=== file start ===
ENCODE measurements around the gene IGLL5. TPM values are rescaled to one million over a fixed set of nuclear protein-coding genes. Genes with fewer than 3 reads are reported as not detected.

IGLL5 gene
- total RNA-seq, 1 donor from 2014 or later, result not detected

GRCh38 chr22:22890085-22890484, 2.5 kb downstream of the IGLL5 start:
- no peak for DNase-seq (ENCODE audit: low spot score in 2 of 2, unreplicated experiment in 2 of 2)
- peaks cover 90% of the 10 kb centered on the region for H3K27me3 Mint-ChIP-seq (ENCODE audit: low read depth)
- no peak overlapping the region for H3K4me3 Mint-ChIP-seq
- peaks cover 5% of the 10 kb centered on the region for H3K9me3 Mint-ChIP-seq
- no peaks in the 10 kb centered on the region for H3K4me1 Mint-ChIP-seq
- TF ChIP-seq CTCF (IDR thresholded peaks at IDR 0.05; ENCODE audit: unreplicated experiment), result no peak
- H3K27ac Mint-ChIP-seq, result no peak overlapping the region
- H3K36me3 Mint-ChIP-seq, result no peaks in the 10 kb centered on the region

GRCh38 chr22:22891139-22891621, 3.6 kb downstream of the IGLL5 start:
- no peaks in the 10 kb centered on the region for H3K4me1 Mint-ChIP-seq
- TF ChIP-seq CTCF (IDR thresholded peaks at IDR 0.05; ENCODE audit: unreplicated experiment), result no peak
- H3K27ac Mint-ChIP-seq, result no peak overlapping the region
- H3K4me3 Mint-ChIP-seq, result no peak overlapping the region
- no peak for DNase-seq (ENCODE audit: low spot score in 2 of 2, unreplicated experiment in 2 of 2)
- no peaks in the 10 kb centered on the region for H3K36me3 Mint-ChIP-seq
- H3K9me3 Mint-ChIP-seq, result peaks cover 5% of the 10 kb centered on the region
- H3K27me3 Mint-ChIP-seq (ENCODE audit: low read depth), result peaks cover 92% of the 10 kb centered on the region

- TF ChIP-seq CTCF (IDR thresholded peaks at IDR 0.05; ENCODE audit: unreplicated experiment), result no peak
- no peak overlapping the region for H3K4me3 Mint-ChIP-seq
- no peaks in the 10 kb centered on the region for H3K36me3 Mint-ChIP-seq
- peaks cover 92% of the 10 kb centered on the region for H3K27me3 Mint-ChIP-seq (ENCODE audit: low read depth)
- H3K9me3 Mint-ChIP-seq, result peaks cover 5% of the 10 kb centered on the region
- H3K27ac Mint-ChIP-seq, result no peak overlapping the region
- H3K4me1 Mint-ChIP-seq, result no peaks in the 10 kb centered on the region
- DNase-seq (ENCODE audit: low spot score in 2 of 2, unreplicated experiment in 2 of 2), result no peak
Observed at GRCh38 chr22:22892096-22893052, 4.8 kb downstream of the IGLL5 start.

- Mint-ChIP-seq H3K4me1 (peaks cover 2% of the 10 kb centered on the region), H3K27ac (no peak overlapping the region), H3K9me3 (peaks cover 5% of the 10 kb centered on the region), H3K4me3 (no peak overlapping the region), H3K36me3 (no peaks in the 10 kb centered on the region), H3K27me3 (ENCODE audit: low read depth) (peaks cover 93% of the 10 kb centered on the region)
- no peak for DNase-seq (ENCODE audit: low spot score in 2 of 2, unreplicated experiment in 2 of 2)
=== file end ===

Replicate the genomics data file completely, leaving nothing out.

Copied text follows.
ENCODE measurements around the gene IGLL5. TPM values are rescaled to one million over a fixed set of nuclear protein-coding genes. Genes with fewer than 3 reads are reported as not detected.

IGLL5 gene
- total RNA-seq, 1 donor from 2014 or later, result not detected

GRCh38 chr22:22890085-22890484, 2.5 kb downstream of the IGLL5 start:
- no peak for DNase-seq (ENCODE audit: low spot score in 2 of 2, unreplicated experiment in 2 of 2)
- peaks cover 90% of the 10 kb centered on the region for H3K27me3 Mint-ChIP-seq (ENCODE audit: low read depth)
- no peak overlapping the region for H3K4me3 Mint-ChIP-seq
- peaks cover 5% of the 10 kb centered on the region for H3K9me3 Mint-ChIP-seq
- no peaks in the 10 kb centered on the region for H3K4me1 Mint-ChIP-seq
- TF ChIP-seq CTCF (IDR thresholded peaks at IDR 0.05; ENCODE audit: unreplicated experiment), result no peak
- H3K27ac Mint-ChIP-seq, result no peak overlapping the region
- H3K36me3 Mint-ChIP-seq, result no peaks in the 10 kb centered on the region

GRCh38 chr22:22891139-22891621, 3.6 kb downstream of the IGLL5 start:
- no peaks in the 10 kb centered on the region for H3K4me1 Mint-ChIP-seq
- TF ChIP-seq CTCF (IDR thresholded peaks at IDR 0.05; ENCODE audit: unreplicated experiment), result no peak
- H3K27ac Mint-ChIP-seq, result no peak overlapping the region
- H3K4me3 Mint-ChIP-seq, result no peak overlapping the region
- no peak for DNase-seq (ENCODE audit: low spot score in 2 of 2, unreplicated experiment in 2 of 2)
- no peaks in the 10 kb centered on the region for H3K36me3 Mint-ChIP-seq
- H3K9me3 Mint-ChIP-seq, result peaks cover 5% of the 10 kb centered on the region
- H3K27me3 Mint-ChIP-seq (ENCODE audit: low read depth), result peaks cover 92% of the 10 kb centered on the region

- TF ChIP-seq CTCF (IDR thresholded peaks at IDR 0.05; ENCODE audit: unreplicated experiment), result no peak
- no peak overlapping the region for H3K4me3 Mint-ChIP-seq
- no peaks in the 10 kb centered on the region for H3K36me3 Mint-ChIP-seq
- peaks cover 92% of the 10 kb centered on the region for H3K27me3 Mint-ChIP-seq (ENCODE audit: low read depth)
- H3K9me3 Mint-ChIP-seq, result peaks cover 5% of the 10 kb centered on the region
- H3K27ac Mint-ChIP-seq, result no peak overlapping the region
- H3K4me1 Mint-ChIP-seq, result no peaks in the 10 kb centered on the region
- DNase-seq (ENCODE audit: low spot score in 2 of 2, unreplicated experiment in 2 of 2), result no peak
Observed at GRCh38 chr22:22892096-22893052, 4.8 kb downstream of the IGLL5 start.

- Mint-ChIP-seq H3K4me1 (peaks cover 2% of the 10 kb centered on the region), H3K27ac (no peak overlapping the region), H3K9me3 (peaks cover 5% of the 10 kb centered on the region), H3K4me3 (no peak overlapping the region), H3K36me3 (no peaks in the 10 kb centered on the region), H3K27me3 (ENCODE audit: low read depth) (peaks cover 93% of the 10 kb centered on the region)
- no peak for DNase-seq (ENCODE audit: low spot score in 2 of 2, unreplicated experiment in 2 of 2)